national anthology of the best undergraduate writing 2014

Side by Side

Will Anderson  • 
Bard College

Since I can remember, Riley has gone through phases. He loved the Ninja Turtles. Then Star Wars. Then the CIA. Then Larry McMurtry. Each topic seemed more than a phase—they consumed his speech, his actions, and his thought. It was hard to imagine him ever leaving one behind.

His appearance has always been equally fleeting. In middle school (during an obsession with Eminem), Riley bleached his hair with peroxide and wrote rap lyrics all over his walls. In high school, after discovering Bob Dylan, Riley grew his hair out, started smoking Camel filters, and decided to listen to music only on a record player.

He is also unpredictable in other ways. Riley has a temper. When he was young, his mood swings were called tantrums. As he got older, they received new names: his fits, his meltdowns, his rage.

For the most part, I experienced this temper a few steps removed. When my parents sensed something building, the protocol was to send my brother Noah and me to their bedroom or a bathroom or our own room—anywhere that had a door and a lock. Once we were out of sight, my parents tried to work with Riley, talk to him, calm him down. But this always took long stretches of time and created plenty to hear.

It was safer for us to stay out of it. In some ways, though, relocation made these moments worse. Fighting gets distorted through walls; it becomes more frightening. Guesswork replaces understanding. You can still hear movement—the distraught sound of feet that aren’t sure where to step next or the back and forth thuds of limbs trying to get out of the way. You can hear pitched pleas and baritone sincerity. You can always hear screaming. But everything else is hidden. Each noise is just out of reach, without beginning or end. In the silence of our rooms, we’d listen to the notes of pain in the other room, always hoping it would come to an end.

It was rare for Riley to turn on Noah or me. Still, he made me feel afraid: I was afraid of the way he made my mother’s voice shake. I was afraid of the way he made my father quiet.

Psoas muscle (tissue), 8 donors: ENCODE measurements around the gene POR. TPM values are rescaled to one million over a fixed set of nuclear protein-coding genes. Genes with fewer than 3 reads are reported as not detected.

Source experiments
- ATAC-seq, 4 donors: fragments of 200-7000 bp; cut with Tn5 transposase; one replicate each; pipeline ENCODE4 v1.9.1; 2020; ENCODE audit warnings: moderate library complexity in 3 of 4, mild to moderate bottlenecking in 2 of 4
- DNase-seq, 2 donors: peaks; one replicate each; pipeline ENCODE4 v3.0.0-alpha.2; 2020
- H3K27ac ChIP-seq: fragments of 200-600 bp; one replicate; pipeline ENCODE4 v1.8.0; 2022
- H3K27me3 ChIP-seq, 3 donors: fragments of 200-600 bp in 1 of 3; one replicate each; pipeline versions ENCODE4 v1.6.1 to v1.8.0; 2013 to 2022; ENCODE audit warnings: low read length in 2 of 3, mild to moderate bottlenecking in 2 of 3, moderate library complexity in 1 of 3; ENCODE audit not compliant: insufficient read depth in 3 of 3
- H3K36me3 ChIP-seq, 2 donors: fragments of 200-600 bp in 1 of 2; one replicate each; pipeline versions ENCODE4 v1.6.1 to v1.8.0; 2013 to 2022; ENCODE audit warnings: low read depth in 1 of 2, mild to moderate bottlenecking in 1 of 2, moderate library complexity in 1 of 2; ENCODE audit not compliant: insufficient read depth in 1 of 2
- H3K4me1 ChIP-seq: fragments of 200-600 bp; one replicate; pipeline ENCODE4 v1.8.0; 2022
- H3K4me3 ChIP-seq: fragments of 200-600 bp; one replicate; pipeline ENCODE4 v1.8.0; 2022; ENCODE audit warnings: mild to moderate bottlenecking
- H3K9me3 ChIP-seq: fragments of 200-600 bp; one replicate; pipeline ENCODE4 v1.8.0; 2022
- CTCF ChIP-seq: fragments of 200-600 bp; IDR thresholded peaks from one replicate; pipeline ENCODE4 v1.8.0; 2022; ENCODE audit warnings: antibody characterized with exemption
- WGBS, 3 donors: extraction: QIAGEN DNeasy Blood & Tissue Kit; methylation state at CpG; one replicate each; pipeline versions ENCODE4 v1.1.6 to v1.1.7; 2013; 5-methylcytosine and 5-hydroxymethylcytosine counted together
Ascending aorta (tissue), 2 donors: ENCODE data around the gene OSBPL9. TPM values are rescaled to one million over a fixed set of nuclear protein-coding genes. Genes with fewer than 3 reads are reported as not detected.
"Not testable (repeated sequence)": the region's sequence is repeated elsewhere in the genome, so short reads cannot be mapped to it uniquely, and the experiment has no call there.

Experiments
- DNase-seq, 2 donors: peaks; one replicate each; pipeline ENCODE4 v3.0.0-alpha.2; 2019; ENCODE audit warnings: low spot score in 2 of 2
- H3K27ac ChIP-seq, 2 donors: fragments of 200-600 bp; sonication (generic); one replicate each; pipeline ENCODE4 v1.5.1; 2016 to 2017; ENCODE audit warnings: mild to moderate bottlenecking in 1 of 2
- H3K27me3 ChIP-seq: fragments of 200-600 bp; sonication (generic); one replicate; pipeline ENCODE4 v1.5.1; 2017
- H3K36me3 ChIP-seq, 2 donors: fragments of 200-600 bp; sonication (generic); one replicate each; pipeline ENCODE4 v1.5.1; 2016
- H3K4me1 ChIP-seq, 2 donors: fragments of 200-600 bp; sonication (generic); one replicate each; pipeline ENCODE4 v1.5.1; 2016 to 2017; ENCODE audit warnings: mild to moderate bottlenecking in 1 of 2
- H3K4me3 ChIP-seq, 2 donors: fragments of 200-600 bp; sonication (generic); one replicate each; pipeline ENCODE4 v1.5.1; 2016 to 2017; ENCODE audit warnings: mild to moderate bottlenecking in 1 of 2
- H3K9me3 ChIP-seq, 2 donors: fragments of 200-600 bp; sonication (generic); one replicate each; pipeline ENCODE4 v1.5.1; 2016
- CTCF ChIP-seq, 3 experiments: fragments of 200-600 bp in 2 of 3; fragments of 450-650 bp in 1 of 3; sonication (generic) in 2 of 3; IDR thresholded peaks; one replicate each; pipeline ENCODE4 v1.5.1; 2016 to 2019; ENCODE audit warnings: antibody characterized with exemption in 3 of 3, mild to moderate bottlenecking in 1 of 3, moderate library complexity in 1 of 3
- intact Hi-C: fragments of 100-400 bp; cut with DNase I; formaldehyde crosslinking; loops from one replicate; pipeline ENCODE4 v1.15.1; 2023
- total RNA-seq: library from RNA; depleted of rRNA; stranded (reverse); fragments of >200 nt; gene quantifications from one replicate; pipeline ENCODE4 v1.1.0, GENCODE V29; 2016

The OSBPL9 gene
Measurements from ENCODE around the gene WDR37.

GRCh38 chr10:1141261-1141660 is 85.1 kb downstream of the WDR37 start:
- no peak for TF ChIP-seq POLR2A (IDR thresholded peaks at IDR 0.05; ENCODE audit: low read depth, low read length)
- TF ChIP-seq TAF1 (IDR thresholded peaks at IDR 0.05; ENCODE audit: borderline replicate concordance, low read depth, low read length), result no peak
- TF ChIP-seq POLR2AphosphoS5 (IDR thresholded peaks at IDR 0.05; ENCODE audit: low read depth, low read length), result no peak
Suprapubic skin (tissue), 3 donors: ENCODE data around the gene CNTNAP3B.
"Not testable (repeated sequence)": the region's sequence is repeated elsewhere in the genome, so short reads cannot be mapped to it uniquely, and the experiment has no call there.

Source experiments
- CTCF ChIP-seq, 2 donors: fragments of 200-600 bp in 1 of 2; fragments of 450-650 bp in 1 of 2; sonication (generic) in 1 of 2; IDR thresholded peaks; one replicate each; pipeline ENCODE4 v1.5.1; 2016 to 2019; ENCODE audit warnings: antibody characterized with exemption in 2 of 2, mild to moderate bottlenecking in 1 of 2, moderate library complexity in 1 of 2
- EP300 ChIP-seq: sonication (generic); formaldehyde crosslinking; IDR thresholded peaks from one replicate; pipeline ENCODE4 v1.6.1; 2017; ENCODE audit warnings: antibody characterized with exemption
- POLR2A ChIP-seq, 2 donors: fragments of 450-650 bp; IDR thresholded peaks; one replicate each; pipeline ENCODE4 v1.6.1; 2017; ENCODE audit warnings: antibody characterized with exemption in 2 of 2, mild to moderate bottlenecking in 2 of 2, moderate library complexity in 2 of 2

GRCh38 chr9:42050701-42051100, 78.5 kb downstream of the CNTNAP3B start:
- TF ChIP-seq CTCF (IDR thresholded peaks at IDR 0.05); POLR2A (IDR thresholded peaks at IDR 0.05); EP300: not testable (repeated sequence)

One morning I went outside and saw the contents of his bedroom draped across our backyard. He must have thrown everything from his second-floor window. It all lay scattered, ruined, dampened by sprinklers. More than anything else, I wanted to pick everything up before my parents saw.

When Riley did turn on my brother and me, it was in less violent, more calculative ways.

The night of our eighth birthday, for example: We were celebrating at home, eating dinner around the dining room table. Noah and I must have just blown out our candles because my mother had left the room to grab plates. And then something set Riley off. Maybe he had been upset all night. I was never sure about these things. He turned towards Noah, who, at that very moment, was smiling. Riley pushed Noah’s face down into the birthday cake, candles and all. My parents yelled; Riley shouted back. The candles had melted and the cake was littered across the table. Noah sat silently—blushing, half-sick, heart sunken—looking away at something else. He had frosting on his eyelashes, and sugar on his cheeks.

Or, the night I woke up, sensing someone standing over me. As I lifted my head, I could feel something strange: a sticky spread that kept moving over my skin. I opened my eyes and saw Riley, outlined in the darkness, pouring a bottle of maple syrup over me. Next, he started cracking eggs. I coughed and spat and hoped for my mother to walk in.

Our family revolved around Riley, chronically carried by his ups and downs. Bad days for him were bad days for us. But, maybe more importantly, good days for Riley were good days for us. When he calmed down and his anger resolved, I didn’t hate him for what had happened. I liked him for stopping. He became himself—funny and loud and sarcastic. I’d want to sit in his room and watch him play computer games. I’d want to hang out upstairs with him and his friends. I’d want to be around my brother.

 

I recently came across my mother’s dissertation, which focuses on my twin brother and me. It’s about a hundred or so pages that follows us from infancy to toddlerhood—a detailed account of the beginning of my life. But this account lacks in some respects. Namely, few make it onto the pages besides Noah and me. The occasional character hovers near the perimeter—babysitters, neighbors, and grandparents, for example, are all occasionally mentioned, but almost always in passing. Even my father remains on the outskirts. As with any piece of writing, some elements are included in the narrative, and some things are left out.